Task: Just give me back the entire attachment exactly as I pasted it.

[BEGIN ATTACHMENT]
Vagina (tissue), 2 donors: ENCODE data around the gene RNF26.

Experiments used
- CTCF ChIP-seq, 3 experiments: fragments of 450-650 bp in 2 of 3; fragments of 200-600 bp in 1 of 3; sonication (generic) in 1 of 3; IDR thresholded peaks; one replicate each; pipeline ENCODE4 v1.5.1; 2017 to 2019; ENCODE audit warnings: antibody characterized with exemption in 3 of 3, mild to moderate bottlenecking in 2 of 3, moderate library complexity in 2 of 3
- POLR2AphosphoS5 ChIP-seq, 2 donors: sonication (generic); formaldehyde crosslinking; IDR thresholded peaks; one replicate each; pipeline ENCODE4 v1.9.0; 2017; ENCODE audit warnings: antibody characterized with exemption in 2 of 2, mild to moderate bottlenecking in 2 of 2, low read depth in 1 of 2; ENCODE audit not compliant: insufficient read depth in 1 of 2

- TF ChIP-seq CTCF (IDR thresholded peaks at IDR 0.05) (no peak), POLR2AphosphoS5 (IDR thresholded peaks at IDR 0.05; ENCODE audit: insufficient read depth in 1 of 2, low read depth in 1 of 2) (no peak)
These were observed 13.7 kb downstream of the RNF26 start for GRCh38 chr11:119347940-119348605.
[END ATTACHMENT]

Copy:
Vagina (tissue), 2 donors: ENCODE data around the gene RNF26.

Experiments used
- CTCF ChIP-seq, 3 experiments: fragments of 450-650 bp in 2 of 3; fragments of 200-600 bp in 1 of 3; sonication (generic) in 1 of 3; IDR thresholded peaks; one replicate each; pipeline ENCODE4 v1.5.1; 2017 to 2019; ENCODE audit warnings: antibody characterized with exemption in 3 of 3, mild to moderate bottlenecking in 2 of 3, moderate library complexity in 2 of 3
- POLR2AphosphoS5 ChIP-seq, 2 donors: sonication (generic); formaldehyde crosslinking; IDR thresholded peaks; one replicate each; pipeline ENCODE4 v1.9.0; 2017; ENCODE audit warnings: antibody characterized with exemption in 2 of 2, mild to moderate bottlenecking in 2 of 2, low read depth in 1 of 2; ENCODE audit not compliant: insufficient read depth in 1 of 2

- TF ChIP-seq CTCF (IDR thresholded peaks at IDR 0.05) (no peak), POLR2AphosphoS5 (IDR thresholded peaks at IDR 0.05; ENCODE audit: insufficient read depth in 1 of 2, low read depth in 1 of 2) (no peak)
These were observed 13.7 kb downstream of the RNF26 start for GRCh38 chr11:119347940-119348605.